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Indonesia Elections: Yudhoyono holds the aces
Indonesians will vote in presidential elections on Wednesday with opinion polls showing incumbent Susilo Bambang Yudhoyono holding all the aces despite criticism of his market-friendly economic policies, reported AFP.
The ex-general is hoping to win a clear majority and avoid a run-off in September after his centrist Democratic Party tripled its vote in April's general elections to become the largest party in parliament.
Yudhoyono, known in Indonesia by his initials, SBY, won a landslide victory over Democratic Party of Struggle leader and ex-president Megawati Sukarnoputri to become the country's first directly elected head of state in 2004.
If the 59-year-old wins he will be the first president to serve consecutive terms in the 'Reformasi' era of democratic transition that began with the fall of the Suharto dictatorship in 1998.
“In theory, the significance of this election is in the context of our efforts to consolidate democracy,” Indonesian Institute of Sciences political analyst Ikrar Nusa Bhakti said.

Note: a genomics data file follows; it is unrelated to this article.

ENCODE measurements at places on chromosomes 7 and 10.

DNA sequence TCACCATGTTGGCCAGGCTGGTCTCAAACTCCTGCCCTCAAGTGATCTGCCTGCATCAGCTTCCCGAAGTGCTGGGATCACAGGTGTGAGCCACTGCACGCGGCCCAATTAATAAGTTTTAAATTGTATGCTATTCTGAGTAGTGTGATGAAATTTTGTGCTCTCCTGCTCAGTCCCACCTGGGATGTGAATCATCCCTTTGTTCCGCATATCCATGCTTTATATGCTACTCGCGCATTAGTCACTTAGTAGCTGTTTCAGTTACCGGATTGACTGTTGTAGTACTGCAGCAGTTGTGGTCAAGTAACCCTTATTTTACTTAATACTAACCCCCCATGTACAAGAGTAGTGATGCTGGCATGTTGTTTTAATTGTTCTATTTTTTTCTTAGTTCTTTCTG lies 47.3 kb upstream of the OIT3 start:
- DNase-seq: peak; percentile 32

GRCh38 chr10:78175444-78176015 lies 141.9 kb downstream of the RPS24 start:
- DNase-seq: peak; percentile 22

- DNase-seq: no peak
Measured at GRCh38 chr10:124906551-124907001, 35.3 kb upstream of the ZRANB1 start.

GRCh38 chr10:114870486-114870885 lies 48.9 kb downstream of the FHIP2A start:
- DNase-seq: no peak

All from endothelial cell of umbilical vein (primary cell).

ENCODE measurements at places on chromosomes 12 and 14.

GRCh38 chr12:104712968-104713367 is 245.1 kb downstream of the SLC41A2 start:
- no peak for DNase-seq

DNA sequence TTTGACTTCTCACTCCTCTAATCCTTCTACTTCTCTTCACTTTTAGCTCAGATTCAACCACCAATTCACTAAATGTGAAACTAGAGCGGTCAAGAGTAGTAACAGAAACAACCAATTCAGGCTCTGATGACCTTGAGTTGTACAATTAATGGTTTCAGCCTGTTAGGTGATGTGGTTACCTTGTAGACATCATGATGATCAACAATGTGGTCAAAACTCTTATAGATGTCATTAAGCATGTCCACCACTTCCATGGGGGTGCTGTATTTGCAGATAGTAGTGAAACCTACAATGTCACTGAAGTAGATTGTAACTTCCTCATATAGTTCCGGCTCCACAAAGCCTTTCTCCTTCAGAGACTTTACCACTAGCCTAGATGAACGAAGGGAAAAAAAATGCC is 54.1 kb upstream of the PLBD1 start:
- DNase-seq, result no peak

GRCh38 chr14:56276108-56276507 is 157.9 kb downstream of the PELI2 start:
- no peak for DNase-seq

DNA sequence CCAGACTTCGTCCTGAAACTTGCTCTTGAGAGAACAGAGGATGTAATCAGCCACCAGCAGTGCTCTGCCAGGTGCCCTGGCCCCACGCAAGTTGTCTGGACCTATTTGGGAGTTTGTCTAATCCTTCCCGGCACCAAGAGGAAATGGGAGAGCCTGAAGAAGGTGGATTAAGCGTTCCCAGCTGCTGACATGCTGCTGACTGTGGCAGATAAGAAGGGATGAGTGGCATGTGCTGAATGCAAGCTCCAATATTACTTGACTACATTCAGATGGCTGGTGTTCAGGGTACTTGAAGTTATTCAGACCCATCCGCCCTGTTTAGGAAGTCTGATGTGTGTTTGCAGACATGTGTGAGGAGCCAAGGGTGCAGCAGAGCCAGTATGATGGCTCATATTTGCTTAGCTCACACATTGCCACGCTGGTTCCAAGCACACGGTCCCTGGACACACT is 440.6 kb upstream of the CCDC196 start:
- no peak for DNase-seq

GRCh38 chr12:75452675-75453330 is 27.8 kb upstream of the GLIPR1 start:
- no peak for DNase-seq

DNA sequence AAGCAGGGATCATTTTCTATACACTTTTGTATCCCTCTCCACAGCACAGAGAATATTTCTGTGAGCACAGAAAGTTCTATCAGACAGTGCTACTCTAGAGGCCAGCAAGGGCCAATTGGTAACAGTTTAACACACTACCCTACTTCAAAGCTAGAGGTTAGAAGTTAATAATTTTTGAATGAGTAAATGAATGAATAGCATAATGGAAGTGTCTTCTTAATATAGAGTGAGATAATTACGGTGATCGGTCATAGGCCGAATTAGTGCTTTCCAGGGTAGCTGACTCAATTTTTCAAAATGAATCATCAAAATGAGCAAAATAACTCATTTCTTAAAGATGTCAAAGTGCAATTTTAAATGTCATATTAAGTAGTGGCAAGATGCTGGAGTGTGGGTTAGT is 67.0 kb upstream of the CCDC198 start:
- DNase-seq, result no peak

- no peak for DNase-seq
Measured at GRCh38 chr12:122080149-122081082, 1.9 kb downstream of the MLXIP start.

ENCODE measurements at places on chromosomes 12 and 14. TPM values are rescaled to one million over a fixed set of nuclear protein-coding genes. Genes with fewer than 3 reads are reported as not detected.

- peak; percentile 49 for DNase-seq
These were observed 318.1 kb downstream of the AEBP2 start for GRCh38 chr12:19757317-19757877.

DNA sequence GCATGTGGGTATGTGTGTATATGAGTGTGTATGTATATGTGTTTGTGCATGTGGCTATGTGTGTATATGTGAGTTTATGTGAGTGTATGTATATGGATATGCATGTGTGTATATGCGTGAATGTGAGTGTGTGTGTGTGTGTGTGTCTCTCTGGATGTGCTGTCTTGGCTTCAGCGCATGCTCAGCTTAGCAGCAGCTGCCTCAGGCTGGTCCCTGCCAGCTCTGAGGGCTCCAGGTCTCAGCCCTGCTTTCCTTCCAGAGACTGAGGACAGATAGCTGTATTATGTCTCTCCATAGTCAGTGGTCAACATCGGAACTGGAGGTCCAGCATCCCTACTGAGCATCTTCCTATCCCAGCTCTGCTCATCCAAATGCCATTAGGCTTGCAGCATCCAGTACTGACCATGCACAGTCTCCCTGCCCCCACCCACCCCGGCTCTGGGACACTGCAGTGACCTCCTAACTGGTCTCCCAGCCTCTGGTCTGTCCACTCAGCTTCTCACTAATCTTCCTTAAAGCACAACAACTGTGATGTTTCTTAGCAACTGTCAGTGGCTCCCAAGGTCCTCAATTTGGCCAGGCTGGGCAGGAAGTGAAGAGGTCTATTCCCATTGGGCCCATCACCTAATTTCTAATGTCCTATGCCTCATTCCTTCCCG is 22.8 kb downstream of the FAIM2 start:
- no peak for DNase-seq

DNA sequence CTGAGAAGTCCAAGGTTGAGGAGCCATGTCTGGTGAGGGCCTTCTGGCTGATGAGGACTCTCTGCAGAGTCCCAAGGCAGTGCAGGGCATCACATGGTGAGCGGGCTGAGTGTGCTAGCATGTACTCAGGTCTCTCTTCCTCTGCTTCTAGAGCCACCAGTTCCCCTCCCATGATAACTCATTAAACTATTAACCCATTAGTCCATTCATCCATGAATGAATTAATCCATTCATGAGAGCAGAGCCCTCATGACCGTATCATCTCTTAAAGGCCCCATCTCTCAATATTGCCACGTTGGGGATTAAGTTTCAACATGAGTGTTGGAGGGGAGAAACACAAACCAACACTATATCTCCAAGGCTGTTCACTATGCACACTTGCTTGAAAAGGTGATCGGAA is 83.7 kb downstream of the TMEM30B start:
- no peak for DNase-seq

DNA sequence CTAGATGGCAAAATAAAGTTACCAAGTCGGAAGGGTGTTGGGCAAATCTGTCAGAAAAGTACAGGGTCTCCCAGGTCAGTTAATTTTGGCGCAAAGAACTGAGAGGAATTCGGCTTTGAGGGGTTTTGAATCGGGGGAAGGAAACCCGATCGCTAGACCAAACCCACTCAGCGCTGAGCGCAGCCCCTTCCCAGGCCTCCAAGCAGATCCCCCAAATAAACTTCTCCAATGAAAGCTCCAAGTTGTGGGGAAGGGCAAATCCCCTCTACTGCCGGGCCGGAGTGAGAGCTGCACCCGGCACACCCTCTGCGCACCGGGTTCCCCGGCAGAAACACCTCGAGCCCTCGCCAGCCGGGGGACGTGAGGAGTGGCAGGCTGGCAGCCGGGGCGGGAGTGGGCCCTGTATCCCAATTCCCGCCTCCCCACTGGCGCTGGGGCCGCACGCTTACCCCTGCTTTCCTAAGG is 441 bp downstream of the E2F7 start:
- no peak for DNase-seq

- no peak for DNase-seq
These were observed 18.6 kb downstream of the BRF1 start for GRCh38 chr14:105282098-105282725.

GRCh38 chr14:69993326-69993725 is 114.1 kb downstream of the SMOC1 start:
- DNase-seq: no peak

“In practice, it's a battle of egos.” Trailing the president in most opinion polls is Ms Megawati, the 62-year-old daughter of Indonesia's independence hero, Mr Sukarno, and the sentimental figurehead of the anti-Suharto movement in the late 1990s.
Also making a long-shot bid is Yudhoyono's vice president, Jusuf Kalla, 67, a rich businessman and the wily, wise-cracking chairman of the Golkar party, Suharto's former political vehicle.
Should he win, the Democrats' performance in April gives 'SBY' greater authority to hand-pick his cabinet and make good on promises to stamp out corruption and maintain economic growth.
Highlights of his first term included a peace deal with Acehnese separatists which ended a bitter 30-year conflict, multiple high-profile arrests of corrupt officials and steady economic growth despite the global financial crisis.
But he also came under fire from civil society groups for caving in to calls from hardline Islamists for restrictions on the minority Ahmadiyah sect, and for backing a sweeping anti-pornography law despite broad opposition.
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